Monday, January 31, 2005

Blame it on Grover

The next time your house catches fire and the fire department takes forever to arrive, you can blame Grover Norquist and the other anti-tax lunatics. Because cities and localities are increasingly crippled by Norquist's mania for "drowning government in a bathtub," people's lives are endangered. In fact, people are dying.

In Massachusetts, only 54 percent of local fire departments were able to reach 90 percent of building fires within six minutes, a standard set in 2001 by the National Fire Protection Association. People waited 10 minutes for firefighters at 214 building fires in 2002, the last year that data was available, and there have been 2,786 such fires since 1990.

Nationwide, only 35 percent of departments were able to meet the six-minute goal in 2002, compared to 75 percent in 1986, when alarm times first began to be collected.

“Fire protection in America is a myth,” said Vincent Dunn, a retired New York City Deputy fire chief and author of books on fire safety.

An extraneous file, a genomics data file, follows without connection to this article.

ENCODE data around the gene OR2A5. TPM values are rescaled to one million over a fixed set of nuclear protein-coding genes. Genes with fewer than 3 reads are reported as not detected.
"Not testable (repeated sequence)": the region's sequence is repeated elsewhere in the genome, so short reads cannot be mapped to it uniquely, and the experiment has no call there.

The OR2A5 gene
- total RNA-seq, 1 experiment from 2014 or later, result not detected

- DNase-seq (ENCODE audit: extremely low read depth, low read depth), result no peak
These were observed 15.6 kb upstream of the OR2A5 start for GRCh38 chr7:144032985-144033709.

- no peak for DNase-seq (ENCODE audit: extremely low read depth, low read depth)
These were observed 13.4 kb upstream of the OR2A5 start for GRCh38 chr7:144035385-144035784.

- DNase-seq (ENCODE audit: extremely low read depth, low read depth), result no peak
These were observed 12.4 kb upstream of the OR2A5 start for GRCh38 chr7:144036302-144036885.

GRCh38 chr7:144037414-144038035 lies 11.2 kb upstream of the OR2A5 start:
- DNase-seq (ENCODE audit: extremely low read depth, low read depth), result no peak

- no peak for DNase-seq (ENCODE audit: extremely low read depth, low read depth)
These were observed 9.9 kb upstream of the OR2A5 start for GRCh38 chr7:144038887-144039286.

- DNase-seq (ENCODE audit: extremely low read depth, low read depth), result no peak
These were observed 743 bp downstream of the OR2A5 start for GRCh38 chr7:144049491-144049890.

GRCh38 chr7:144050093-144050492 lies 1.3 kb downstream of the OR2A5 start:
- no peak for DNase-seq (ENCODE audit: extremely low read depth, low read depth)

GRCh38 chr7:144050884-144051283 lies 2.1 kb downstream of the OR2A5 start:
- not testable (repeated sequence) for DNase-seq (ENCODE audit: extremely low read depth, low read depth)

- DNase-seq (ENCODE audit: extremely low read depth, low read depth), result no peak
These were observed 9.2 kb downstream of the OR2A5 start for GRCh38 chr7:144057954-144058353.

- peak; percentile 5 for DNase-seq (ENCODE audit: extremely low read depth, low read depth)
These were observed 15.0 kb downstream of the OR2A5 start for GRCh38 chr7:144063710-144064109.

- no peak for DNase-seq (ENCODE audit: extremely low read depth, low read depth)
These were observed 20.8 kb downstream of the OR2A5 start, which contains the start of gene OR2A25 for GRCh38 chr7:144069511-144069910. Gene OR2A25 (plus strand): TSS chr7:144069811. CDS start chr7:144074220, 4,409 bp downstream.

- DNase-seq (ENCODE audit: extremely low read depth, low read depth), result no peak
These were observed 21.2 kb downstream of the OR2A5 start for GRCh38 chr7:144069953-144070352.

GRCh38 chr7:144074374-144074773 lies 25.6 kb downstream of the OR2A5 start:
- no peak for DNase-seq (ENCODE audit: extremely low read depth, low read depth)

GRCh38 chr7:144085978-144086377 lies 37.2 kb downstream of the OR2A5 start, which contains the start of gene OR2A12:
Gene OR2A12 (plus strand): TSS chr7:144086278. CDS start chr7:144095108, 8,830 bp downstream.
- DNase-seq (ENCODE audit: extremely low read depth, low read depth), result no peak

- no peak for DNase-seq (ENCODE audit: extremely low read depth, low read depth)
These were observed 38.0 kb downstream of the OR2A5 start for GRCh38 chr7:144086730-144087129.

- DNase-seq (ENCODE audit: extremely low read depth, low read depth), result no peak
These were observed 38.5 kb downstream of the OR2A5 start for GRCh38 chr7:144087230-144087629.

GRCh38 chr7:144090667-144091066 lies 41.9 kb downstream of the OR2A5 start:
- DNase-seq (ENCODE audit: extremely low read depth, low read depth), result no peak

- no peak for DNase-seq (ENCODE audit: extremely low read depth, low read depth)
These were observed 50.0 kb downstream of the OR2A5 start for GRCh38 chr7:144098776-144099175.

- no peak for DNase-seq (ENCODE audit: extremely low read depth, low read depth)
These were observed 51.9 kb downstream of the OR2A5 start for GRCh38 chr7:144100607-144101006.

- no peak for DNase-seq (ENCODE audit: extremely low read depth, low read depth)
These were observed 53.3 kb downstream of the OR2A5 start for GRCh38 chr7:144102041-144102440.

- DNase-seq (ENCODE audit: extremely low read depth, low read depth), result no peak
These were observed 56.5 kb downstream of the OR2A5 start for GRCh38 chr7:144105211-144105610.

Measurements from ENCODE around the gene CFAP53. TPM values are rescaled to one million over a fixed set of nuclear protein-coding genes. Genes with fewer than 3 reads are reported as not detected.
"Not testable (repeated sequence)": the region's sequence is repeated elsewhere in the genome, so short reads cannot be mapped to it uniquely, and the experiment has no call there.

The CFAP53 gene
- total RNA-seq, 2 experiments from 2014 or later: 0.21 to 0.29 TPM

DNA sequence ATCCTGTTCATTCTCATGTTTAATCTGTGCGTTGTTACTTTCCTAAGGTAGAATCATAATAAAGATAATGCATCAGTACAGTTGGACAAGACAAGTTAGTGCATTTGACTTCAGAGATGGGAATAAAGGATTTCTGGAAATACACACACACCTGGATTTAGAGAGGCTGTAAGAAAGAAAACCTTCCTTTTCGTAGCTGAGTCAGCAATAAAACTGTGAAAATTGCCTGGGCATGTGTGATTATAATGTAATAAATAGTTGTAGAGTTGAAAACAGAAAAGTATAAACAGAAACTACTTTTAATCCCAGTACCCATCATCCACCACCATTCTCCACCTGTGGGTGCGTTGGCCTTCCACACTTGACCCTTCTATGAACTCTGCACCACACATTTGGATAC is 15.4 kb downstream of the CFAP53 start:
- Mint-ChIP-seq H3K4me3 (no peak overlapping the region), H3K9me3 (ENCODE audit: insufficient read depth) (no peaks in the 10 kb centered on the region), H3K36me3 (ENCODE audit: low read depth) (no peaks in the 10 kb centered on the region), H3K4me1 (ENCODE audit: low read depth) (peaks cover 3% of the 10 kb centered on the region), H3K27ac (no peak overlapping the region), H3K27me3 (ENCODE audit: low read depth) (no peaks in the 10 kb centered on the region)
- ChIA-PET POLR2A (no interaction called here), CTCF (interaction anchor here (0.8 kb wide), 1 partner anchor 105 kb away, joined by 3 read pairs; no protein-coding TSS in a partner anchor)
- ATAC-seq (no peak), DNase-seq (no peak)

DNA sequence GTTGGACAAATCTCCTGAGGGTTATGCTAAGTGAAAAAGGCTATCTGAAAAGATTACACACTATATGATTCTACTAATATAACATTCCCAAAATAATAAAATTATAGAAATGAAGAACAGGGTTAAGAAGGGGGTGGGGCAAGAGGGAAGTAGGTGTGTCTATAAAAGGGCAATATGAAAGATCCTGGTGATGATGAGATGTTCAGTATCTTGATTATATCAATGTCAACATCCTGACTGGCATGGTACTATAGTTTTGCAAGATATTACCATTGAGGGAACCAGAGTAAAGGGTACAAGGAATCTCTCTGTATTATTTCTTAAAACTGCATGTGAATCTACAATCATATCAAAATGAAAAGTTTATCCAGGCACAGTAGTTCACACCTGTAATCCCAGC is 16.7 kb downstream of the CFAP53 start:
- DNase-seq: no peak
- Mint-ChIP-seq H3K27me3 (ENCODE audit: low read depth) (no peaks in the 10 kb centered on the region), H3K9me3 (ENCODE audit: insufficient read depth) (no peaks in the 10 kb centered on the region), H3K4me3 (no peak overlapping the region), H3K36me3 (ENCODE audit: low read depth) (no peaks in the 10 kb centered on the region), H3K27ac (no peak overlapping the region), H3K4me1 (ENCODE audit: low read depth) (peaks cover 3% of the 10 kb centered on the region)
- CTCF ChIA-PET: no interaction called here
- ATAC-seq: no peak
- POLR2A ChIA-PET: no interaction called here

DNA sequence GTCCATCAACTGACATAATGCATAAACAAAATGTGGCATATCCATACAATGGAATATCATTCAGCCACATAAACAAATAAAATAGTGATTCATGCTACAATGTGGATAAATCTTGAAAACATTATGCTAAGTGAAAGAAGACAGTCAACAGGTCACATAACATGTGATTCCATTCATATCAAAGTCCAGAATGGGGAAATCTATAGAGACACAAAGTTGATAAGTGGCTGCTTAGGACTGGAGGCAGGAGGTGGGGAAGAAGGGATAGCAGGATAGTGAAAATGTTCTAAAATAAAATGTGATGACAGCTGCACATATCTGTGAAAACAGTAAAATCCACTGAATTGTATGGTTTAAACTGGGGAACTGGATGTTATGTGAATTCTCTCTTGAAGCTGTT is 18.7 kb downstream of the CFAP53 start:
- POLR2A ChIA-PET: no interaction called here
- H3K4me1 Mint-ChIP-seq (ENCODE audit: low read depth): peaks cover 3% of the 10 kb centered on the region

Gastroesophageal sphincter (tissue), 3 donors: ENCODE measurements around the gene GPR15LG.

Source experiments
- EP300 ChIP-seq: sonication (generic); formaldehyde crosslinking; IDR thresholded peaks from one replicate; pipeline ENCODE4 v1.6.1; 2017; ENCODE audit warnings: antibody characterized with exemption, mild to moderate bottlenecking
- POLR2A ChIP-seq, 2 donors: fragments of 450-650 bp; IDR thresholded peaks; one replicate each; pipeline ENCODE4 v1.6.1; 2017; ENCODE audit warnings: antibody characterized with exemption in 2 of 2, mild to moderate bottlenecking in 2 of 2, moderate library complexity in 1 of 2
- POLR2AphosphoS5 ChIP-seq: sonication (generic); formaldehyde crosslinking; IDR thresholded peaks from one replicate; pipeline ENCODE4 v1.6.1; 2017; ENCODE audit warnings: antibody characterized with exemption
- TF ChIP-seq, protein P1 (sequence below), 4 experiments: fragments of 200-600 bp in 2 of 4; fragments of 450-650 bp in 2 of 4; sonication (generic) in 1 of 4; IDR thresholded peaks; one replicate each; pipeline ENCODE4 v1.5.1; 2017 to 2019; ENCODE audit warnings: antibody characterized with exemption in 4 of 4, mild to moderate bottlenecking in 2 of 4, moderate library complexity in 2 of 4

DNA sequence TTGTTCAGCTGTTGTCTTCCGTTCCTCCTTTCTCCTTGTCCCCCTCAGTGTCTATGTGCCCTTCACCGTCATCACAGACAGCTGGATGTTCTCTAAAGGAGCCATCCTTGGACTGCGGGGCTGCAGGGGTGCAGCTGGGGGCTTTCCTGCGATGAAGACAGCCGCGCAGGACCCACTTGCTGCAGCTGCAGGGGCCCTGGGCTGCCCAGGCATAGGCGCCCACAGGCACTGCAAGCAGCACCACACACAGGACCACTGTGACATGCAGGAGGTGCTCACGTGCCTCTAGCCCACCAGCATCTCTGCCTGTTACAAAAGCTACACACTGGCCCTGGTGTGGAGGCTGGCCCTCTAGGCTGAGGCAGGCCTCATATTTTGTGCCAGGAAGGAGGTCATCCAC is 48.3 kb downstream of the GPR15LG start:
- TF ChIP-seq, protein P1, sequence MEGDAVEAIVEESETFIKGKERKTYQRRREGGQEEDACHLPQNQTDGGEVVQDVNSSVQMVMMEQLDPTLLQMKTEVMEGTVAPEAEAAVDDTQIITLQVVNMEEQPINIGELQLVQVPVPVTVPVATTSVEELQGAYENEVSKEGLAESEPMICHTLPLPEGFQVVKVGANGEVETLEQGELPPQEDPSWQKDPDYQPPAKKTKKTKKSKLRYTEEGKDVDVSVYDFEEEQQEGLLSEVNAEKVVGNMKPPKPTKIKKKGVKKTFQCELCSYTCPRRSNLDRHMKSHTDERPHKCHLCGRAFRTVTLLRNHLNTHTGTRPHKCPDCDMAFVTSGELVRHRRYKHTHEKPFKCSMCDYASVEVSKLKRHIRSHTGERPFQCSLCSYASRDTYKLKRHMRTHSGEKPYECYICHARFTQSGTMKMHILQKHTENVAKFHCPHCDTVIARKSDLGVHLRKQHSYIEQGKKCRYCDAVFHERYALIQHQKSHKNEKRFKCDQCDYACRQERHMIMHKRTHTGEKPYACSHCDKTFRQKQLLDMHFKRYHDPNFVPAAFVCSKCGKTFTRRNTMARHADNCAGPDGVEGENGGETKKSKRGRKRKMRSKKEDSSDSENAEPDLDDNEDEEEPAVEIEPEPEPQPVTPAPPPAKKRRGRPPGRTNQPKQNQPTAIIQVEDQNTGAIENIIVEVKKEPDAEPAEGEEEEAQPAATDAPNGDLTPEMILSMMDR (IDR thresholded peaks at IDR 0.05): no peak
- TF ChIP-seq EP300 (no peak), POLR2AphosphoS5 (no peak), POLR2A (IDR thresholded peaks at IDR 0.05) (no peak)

“These two subjects are the dirty little secrets of the fire service: The response times outside the center cities are too great, and the personnel responding, inside and outside the center cities, are too few. No one wants to talk about that.”
The Globe found that more than 4,000 people died in fires — or about five per week — in which the fighters took more than six minutes to respond. The actual number could be higher, because fewer than half of structure fires are reported to the database, and reporting is voluntary.

Think about that next time you agree with Grover that taxes are Bad. It might be you burning to death.

Or your children.


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